On 19th May 2016 William Tolcher, who was 15 years in to a life sentence, was convicted of the murder of Alex Cusworth when they were both working in the prison kitchen in HMP Dartmoor last November.
The reasons for the attack are unclear. Nothing had been said between Mr Tolcher and Mr Cusworth before the attack, but “it was believed the victim had said something earlier which Tolcher had taken offence to“.
It seems that Mr Tolcher’s defence was that he was being framed by another. This didn’t cut much ice with the jury, who convicted him unanimously.
On 20th May, Mr Tolcher was sentenced to life imprisonment with a tariff of 33 years.
Sentence and comment
The only sentence is life imprisonment. Against that backdrop, there could only be a very lengthy tariff. Is seems that the Judge took a starting point of 30 years, and then increased it by 10%.
Why did he not get a whole life tariff? We haven’t had the sentencing remarks to see, but the starting point was a whole life tariff, at least ‘usually’.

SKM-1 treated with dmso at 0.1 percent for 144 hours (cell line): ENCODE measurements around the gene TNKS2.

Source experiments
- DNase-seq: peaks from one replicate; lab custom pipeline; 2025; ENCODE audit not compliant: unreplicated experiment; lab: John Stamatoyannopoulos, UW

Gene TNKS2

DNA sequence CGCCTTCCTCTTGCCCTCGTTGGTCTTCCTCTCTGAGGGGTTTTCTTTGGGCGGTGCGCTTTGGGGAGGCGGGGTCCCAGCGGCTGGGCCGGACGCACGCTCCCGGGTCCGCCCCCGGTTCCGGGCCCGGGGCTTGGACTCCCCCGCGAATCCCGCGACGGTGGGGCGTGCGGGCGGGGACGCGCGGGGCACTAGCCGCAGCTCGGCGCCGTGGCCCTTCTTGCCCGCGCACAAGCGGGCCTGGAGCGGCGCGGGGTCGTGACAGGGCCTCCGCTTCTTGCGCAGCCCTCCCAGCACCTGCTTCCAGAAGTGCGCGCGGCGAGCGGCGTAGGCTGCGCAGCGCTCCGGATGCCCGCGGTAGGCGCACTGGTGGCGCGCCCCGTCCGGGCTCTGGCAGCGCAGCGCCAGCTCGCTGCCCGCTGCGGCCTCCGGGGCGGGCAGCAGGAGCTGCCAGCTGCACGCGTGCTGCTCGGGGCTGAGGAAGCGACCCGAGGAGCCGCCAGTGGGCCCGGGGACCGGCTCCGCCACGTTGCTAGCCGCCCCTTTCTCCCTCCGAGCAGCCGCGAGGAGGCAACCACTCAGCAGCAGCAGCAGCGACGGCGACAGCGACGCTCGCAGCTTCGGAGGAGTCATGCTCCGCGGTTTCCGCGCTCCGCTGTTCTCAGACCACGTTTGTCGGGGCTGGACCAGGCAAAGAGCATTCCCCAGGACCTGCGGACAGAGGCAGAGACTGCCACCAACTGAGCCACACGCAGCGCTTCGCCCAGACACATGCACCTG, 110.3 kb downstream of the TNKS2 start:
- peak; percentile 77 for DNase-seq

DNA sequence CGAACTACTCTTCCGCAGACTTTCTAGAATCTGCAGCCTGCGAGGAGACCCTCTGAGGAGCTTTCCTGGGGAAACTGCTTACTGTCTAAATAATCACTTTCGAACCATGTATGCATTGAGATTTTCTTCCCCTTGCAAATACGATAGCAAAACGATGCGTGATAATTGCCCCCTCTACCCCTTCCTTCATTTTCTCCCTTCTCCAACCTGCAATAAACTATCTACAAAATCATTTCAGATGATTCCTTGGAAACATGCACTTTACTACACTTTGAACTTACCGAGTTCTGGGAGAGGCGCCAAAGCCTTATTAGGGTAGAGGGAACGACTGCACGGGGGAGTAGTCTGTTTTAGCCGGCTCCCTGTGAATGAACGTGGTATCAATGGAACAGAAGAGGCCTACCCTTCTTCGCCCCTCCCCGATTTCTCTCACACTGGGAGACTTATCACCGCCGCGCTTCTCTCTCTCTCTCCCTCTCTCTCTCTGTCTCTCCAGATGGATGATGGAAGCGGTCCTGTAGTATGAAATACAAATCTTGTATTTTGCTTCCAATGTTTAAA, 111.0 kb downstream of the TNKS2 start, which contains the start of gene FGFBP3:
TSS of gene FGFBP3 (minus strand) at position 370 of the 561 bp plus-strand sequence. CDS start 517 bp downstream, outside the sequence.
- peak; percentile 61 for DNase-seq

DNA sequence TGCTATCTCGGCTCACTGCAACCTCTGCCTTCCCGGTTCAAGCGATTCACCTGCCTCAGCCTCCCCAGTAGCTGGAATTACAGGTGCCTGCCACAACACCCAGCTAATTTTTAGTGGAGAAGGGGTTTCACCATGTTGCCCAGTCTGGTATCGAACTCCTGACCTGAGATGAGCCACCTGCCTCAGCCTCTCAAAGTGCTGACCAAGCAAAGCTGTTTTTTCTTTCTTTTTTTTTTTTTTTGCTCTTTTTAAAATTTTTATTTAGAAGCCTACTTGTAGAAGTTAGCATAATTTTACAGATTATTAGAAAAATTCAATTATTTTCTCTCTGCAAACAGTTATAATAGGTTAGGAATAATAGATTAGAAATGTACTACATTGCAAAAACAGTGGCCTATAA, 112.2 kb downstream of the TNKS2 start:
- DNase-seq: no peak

The Judge, as almost always with sentencing, has a discretion, and it seems that this Judge decided that it merited the lower (but still extremely high) starting point of 30 years. It is unlikely that the AG would seek to appeal this.
As for Mr Tolcher? He may try to appeal it, but we doubt that he will get very far. It was a case where a whole life, or an even longer tariff, would have been hard to argue against.
In many ways, that is all academic. He is currently 51, so even with a 33 year minimum tariff the earliest he could be released is when he is 84. At that stage, if he is still alive (and prisoners life expectancy is lower than that of the general population), it is unlikely he would be a risk to anyone.
And that is before considering that almost nobody gets out ‘on tariff’. Mr Tolcher does not seem the sort of person who will be making a great effort to reform, so it is likely that he will die in prison, or he will only be released if he is terminally ill.